TypeScript and Global Variables in Node.js

How to make global variables in Node.js using TypeScript and make sure the types are correct.

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Prerequisites: VSCode and TypeScript should be already installed.

TL;DR — Here is a working project: emptyts.

Declaring global variables

Create a file in the root of the project named global.d.ts with the following content. Please note:

  • The use of var , it's required for this to work (see for information about this).

  • Without the export {} , all variables will become any

    declare global {

      var Config: {
          Foo: string;
      var Foo: string;


    export {};


In the index.ts file, try to use the variables:

global.Config = { Foo: "Bar" };

global.Foo = "Bar";

Compiling with TypeScript

Make sure the tsconfig.json has proper sections for include and exclude . Example follows:

"include": [
  "exclude": [

Next, just compile (from the terminal). All should be OK.

tsc -b -v

Running from the terminal

node -r ts-node/register/transpile-only src\index.ts

Running in VSCode

Use this launch.json (or copy the configuration). Press F5 alternatively select and start the Debug typescript configuration by bringing up the command palette (ctrl-shift-p) and search for “Select and start debugging”.

 // Detailed docs:
 // [](
 "version": "0.2.0",
 "configurations": [
   "name": "Debug typescript",
   "type": "node",
   "request": "launch",
   "smartStep": false,
   "sourceMaps": true,
   "args": [
   "runtimeArgs": [
   "cwd": "${workspaceRoot}",
   "protocol": "inspector",
   "internalConsoleOptions": "openOnSessionStart",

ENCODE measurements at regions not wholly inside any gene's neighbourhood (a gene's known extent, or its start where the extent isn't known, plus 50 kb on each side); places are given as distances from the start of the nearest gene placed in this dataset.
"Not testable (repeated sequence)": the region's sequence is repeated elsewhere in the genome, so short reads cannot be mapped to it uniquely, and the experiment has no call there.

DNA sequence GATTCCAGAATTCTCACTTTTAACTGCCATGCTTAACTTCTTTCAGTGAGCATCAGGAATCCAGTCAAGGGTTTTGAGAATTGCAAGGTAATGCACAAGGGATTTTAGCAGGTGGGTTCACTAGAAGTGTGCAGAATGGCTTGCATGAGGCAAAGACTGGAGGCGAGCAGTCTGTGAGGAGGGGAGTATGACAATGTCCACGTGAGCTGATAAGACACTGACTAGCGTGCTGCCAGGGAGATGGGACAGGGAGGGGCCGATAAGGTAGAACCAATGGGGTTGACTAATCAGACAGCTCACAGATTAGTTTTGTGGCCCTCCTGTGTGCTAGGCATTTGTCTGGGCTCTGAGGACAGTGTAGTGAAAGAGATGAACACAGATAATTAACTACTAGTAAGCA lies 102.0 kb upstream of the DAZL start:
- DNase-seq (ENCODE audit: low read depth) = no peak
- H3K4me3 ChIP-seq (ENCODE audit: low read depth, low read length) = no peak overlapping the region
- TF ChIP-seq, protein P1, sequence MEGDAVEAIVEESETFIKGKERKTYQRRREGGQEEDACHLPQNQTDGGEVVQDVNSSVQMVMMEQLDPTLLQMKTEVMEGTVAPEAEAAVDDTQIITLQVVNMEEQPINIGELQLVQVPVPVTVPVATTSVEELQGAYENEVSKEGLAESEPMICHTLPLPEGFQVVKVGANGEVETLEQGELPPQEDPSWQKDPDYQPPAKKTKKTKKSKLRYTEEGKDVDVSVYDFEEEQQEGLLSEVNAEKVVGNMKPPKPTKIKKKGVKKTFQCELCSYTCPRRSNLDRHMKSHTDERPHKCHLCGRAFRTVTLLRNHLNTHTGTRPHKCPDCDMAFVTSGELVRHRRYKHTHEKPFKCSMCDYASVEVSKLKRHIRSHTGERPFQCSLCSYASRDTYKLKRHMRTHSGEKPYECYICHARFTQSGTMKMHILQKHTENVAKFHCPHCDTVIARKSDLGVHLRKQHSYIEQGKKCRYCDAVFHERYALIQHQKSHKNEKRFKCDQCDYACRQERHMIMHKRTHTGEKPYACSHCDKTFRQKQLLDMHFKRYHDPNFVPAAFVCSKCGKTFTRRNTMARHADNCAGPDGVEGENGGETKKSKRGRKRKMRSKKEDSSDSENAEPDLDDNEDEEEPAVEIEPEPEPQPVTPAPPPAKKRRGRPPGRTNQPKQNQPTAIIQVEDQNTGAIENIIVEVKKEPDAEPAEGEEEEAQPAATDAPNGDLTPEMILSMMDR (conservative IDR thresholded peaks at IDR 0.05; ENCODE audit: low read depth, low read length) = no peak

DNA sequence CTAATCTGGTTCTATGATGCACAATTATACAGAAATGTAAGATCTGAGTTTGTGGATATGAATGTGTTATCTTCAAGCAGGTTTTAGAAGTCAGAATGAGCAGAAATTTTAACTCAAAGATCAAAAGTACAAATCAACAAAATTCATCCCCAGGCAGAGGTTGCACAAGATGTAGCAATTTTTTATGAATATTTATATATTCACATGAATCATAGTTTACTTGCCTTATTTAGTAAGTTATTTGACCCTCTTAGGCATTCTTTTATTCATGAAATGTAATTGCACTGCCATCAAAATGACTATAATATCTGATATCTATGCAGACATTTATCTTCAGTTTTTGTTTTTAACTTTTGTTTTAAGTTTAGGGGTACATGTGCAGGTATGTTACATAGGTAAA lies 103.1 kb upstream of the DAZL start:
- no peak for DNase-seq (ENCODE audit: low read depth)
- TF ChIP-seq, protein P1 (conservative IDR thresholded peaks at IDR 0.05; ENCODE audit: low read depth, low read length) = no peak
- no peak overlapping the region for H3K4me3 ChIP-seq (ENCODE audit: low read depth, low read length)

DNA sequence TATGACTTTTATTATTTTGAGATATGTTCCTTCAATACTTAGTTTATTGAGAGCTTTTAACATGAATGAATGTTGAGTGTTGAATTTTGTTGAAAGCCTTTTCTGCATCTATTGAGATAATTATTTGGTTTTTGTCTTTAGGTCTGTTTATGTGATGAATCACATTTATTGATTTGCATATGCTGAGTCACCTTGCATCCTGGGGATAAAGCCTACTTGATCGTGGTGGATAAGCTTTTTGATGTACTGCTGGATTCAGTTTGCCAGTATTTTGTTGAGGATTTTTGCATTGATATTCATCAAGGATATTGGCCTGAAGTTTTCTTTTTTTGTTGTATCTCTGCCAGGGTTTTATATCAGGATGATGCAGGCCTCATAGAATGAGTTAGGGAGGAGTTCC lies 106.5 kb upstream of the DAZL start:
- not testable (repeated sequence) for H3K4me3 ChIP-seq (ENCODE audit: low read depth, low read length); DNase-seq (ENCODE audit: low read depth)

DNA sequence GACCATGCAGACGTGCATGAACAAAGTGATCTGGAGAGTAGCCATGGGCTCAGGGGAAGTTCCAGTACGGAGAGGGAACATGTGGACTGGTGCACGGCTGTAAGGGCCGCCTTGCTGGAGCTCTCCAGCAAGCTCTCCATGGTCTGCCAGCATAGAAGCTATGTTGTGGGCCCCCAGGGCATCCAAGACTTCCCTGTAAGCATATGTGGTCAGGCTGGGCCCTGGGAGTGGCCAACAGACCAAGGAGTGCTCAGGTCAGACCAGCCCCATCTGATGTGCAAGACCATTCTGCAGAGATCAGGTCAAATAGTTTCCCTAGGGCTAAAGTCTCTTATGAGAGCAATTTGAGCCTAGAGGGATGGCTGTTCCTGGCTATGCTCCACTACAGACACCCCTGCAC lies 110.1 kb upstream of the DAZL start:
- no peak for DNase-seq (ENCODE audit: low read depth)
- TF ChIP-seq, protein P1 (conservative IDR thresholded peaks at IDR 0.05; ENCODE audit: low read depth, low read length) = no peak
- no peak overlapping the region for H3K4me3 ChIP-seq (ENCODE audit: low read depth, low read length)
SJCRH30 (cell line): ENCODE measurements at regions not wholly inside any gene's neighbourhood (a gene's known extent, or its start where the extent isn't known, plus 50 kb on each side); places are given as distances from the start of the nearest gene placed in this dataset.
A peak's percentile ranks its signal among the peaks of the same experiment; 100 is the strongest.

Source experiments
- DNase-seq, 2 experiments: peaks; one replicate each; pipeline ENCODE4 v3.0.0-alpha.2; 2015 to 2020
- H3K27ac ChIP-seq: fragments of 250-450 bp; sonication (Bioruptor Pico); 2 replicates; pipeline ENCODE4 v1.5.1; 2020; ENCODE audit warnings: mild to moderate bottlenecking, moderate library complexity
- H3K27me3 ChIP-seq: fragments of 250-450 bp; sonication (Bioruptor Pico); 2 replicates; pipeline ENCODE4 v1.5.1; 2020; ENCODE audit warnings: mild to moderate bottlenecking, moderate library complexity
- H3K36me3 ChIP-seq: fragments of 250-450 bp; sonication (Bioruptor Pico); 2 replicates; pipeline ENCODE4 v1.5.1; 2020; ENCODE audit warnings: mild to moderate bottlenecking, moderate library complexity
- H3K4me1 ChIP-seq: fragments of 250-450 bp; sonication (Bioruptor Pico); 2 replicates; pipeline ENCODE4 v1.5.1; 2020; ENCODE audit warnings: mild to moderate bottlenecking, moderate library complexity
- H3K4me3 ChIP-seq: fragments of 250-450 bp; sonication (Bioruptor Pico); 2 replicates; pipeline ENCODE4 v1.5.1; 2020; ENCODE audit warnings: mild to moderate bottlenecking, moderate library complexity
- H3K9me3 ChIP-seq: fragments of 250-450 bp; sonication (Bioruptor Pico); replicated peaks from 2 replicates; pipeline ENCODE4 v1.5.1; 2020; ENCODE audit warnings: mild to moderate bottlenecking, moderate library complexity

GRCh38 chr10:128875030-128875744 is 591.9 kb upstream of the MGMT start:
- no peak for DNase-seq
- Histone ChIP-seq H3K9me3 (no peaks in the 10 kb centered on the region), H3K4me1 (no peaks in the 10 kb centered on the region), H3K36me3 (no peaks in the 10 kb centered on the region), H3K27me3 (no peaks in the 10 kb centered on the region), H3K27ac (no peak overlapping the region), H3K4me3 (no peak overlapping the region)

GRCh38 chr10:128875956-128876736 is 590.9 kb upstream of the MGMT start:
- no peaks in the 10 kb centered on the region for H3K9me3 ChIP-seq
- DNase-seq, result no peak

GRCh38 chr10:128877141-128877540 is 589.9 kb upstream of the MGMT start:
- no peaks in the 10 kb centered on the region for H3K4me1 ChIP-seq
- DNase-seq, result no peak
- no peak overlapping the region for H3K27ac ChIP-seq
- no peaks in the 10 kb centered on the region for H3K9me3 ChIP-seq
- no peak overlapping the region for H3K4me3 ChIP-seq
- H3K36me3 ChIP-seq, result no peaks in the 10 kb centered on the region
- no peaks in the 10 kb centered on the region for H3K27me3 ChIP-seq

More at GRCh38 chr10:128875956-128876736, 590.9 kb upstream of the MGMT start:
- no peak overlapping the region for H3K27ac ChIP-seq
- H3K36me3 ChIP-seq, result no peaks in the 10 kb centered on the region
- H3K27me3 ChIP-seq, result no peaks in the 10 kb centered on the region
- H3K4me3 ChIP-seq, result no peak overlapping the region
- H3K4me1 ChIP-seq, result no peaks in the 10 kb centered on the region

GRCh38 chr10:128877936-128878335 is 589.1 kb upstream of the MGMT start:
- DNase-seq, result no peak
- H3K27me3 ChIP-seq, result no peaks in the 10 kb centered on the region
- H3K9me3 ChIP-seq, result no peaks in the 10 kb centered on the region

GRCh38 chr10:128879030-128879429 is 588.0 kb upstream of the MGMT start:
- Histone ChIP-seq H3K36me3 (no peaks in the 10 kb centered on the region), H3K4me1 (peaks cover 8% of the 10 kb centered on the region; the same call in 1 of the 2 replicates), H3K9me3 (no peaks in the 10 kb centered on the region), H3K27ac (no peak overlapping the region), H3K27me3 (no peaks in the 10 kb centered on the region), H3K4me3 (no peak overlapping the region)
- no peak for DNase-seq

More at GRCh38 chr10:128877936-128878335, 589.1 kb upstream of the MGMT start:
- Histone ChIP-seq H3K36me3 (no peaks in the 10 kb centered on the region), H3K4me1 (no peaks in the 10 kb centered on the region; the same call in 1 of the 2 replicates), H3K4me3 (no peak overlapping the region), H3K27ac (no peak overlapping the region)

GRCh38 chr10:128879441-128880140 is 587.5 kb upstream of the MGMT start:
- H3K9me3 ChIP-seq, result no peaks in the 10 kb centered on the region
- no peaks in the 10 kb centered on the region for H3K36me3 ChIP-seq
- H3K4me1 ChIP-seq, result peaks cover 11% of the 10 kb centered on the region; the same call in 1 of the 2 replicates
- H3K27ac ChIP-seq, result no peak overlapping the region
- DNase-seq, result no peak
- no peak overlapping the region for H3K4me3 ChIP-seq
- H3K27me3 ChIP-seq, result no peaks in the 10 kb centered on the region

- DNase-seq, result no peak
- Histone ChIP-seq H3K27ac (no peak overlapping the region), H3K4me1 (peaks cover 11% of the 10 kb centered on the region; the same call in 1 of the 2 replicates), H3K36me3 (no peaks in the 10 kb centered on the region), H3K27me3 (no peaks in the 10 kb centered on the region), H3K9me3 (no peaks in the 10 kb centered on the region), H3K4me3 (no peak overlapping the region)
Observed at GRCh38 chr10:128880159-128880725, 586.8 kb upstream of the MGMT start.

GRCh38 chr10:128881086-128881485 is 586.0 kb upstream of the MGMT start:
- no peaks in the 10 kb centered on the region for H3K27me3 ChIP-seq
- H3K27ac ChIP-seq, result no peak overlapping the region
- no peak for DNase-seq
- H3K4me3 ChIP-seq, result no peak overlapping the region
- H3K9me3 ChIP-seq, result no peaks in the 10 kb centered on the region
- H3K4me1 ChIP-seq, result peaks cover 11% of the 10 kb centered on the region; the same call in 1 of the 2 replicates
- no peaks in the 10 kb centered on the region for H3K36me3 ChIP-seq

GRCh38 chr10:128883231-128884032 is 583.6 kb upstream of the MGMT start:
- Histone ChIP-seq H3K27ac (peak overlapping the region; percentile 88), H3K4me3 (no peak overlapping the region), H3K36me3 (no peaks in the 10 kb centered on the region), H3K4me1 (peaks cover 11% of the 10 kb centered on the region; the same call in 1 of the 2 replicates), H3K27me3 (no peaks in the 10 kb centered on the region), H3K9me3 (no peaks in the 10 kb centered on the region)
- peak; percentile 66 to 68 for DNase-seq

"env": {
    "TS_NODE_FILES": "true" // Respect include/exclude in tsconfig.json => will read declaration files  (ts-node --files src\index.ts)
   "skipFiles": [
   "outputCapture": "std",
   "stopOnEntry": false

Initializing global variables

In the following piece of code, we will set up a global logger and initialize it. Again, the variables must use var in order to work.


type Logger = {
    Info: (iMessage: string) => void

declare global {
    var Foo: string;
    var log: Logger;

export { };


index.ts initializes the global logger and then begins to use it.

Note that *initializing *the variable requires the use of global. (or globalThis. ), but using it doesn't. Example:

import * as Logger from './logger';
import * as expresshelper from './expresshelper'

**global.log **= Logger;

**log.Info**("Booting system...");
global.Foo = "Bar";
log.Info("Booting system Complete!");

export { }


The fantastic logger :)

console.log("logger is initializing...");

export function Info(iMessage: string) {
    console.log(`${new Date().toISOString()} Saving to log: ${iMessage}`);


Note the // , it will be discussed below.

// log.Info("Setting up Express");

export function Init() {
    log.Info("Initializing Express.")

Starting this code...

If you run this code, the following output will be rendered (as expected).

logger is initializing...
2021-08-14T08:51:25.620Z Saving to log: Booting system...
2021-08-14T08:51:25.621Z Saving to log: Initializing Express.
2021-08-14T08:51:25.621Z Saving to log: Booting system Complete!

Importing and code defined at the root of a file

What's important to understand is that import runs the code at the point of the file is read, so trying to uncomment the use of in the expresshelper.ts file will give this error (since the global variable log is used before it has been initialized in index.ts ).

log.Info("Setting up Express");
ReferenceError: log is not defined

So, avoid code that uses global variables at the root of the files. Or avoid it altogether. :)

Modifying the global variables for another module

Example for Express follows:


import "express";

declare global {
    namespace Express {
        interface Request {
            token: string,
            UserID: string

export { };


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